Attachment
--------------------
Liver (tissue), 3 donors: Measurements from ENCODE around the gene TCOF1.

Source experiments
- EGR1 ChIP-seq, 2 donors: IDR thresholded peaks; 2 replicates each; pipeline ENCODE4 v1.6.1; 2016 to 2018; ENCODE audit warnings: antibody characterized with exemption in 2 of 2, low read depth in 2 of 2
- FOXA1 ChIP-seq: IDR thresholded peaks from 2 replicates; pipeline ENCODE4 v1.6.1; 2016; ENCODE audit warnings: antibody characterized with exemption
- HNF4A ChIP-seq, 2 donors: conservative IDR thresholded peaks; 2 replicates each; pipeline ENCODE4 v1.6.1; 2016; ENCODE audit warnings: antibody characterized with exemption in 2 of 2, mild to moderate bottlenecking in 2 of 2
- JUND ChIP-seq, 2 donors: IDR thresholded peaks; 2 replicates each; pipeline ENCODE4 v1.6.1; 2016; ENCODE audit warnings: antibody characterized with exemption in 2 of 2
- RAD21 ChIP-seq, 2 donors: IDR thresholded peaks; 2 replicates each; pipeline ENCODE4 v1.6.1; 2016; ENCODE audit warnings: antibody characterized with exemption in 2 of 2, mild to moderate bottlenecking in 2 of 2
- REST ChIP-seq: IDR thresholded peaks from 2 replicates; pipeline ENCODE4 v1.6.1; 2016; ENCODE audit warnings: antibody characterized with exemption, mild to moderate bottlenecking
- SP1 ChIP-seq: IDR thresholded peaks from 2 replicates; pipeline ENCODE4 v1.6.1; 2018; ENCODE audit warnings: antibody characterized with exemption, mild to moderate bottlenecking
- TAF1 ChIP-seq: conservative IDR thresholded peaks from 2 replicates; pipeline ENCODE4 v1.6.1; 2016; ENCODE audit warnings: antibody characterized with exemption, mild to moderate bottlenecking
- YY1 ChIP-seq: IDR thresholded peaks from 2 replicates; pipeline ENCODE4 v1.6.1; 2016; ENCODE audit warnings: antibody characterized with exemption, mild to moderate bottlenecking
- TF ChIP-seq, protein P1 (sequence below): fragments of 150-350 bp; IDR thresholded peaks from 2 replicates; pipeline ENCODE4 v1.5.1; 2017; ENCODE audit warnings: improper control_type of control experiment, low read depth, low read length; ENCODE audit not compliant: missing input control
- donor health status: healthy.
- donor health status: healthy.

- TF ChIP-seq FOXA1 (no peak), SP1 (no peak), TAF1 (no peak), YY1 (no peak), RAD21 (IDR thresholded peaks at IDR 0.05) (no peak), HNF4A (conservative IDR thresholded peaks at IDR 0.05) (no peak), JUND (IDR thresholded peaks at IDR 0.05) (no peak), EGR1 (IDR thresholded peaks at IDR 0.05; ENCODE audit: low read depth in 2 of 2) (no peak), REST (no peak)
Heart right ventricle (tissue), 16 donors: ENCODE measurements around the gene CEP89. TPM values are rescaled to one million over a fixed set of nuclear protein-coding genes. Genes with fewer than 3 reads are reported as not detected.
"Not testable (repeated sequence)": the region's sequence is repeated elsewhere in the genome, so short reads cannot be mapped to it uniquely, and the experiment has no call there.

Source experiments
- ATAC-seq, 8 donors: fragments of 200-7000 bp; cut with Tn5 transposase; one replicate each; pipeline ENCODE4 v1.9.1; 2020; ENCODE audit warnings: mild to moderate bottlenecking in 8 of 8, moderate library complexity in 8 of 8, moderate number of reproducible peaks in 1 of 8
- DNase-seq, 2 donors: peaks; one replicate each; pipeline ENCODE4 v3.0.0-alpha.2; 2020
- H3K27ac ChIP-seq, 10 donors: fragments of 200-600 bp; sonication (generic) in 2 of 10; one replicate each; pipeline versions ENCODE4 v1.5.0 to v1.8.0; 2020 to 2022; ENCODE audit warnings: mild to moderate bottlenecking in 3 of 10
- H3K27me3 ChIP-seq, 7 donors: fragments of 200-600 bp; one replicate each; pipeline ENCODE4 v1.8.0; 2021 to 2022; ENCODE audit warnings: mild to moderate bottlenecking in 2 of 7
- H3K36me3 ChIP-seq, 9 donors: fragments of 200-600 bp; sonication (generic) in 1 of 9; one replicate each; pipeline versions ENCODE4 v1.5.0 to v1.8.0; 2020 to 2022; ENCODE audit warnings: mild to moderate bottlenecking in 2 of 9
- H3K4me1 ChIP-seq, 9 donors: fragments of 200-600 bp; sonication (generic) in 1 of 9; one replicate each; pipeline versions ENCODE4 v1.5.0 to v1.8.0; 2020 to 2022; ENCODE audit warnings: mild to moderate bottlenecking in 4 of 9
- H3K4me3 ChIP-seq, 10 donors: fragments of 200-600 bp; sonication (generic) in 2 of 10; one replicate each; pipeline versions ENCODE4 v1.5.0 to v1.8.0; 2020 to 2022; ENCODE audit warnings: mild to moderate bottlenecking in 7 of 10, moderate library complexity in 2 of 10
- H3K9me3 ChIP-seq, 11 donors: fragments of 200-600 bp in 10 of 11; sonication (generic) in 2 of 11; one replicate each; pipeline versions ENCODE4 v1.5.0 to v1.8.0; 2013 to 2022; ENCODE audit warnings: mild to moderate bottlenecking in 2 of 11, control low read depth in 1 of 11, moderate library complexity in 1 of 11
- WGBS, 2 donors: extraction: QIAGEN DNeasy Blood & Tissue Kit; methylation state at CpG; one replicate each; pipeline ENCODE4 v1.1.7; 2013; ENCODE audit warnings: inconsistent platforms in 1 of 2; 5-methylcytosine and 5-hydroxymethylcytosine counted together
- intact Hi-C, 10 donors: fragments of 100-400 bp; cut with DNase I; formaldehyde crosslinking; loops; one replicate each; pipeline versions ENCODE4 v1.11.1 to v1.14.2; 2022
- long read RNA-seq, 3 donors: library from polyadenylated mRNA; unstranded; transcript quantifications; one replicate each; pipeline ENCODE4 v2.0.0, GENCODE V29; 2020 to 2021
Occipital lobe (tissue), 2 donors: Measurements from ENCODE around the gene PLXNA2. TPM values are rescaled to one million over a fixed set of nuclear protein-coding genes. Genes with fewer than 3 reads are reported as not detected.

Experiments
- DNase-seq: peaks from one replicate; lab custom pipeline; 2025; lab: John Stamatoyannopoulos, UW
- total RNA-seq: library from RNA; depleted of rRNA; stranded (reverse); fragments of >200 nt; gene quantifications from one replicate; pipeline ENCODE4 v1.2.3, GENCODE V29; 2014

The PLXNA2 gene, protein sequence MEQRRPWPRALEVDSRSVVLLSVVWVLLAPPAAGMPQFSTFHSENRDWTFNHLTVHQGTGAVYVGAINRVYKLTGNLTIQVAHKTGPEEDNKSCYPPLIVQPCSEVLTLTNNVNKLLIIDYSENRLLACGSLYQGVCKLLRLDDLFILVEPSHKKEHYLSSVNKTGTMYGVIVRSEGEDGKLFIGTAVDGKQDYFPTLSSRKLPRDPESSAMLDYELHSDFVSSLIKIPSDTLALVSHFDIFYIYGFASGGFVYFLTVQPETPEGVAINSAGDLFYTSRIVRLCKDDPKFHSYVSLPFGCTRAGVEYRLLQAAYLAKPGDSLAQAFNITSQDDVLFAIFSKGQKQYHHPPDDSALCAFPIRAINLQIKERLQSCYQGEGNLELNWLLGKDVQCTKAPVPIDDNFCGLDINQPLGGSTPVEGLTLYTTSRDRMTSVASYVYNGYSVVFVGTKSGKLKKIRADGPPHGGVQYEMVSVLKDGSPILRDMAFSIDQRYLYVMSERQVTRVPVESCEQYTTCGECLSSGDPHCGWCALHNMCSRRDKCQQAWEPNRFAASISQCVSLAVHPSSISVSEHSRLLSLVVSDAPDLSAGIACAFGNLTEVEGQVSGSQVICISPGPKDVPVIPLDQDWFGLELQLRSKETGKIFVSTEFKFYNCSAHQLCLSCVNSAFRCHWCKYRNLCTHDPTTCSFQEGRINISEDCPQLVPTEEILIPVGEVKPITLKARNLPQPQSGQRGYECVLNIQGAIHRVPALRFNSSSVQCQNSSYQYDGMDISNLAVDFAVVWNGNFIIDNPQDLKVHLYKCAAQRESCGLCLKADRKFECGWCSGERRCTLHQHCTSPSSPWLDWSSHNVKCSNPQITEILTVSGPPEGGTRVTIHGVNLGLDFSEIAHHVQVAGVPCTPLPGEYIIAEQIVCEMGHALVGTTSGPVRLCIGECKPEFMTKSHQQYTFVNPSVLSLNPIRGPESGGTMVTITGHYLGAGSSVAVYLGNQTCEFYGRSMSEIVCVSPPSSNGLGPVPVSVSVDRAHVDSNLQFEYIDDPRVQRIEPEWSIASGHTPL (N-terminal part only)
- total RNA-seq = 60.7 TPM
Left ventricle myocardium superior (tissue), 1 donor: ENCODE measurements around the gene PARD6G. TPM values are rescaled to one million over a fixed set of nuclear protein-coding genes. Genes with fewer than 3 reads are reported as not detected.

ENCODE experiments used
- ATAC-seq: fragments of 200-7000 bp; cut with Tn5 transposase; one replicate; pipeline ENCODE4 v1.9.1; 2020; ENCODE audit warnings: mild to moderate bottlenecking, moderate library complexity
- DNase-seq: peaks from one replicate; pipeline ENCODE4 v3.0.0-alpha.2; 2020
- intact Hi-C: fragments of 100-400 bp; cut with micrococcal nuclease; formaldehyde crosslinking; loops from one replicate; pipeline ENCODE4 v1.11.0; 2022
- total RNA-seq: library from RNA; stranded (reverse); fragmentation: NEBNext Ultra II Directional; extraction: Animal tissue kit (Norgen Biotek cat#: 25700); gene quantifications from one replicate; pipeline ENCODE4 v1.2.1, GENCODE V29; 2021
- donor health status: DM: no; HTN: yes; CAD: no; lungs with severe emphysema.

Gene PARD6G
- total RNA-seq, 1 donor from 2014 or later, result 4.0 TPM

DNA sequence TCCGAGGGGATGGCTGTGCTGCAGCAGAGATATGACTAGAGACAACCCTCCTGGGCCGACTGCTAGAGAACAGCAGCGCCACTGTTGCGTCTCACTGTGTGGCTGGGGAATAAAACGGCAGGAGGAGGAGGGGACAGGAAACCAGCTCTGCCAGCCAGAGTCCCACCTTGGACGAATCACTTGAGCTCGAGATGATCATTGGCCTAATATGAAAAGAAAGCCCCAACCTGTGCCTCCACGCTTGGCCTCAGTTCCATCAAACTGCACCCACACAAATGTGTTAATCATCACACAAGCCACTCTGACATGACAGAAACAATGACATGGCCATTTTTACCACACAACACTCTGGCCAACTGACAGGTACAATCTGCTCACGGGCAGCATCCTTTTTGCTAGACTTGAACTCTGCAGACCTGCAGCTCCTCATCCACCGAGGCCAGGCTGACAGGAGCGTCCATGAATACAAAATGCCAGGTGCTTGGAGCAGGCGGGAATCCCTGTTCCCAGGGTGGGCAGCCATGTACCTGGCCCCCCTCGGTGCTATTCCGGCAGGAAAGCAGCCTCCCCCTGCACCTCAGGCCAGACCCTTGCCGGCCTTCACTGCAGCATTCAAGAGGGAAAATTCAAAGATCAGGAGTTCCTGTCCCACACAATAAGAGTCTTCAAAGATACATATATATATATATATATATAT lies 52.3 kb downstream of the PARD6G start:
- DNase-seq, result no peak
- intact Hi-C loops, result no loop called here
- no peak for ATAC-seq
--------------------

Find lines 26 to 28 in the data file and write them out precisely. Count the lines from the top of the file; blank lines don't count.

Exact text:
- H3K9me3 ChIP-seq, 11 donors: fragments of 200-600 bp in 10 of 11; sonication (generic) in 2 of 11; one replicate each; pipeline versions ENCODE4 v1.5.0 to v1.8.0; 2013 to 2022; ENCODE audit warnings: mild to moderate bottlenecking in 2 of 11, control low read depth in 1 of 11, moderate library complexity in 1 of 11
- WGBS, 2 donors: extraction: QIAGEN DNeasy Blood & Tissue Kit; methylation state at CpG; one replicate each; pipeline ENCODE4 v1.1.7; 2013; ENCODE audit warnings: inconsistent platforms in 1 of 2; 5-methylcytosine and 5-hydroxymethylcytosine counted together
- intact Hi-C, 10 donors: fragments of 100-400 bp; cut with DNase I; formaldehyde crosslinking; loops; one replicate each; pipeline versions ENCODE4 v1.11.1 to v1.14.2; 2022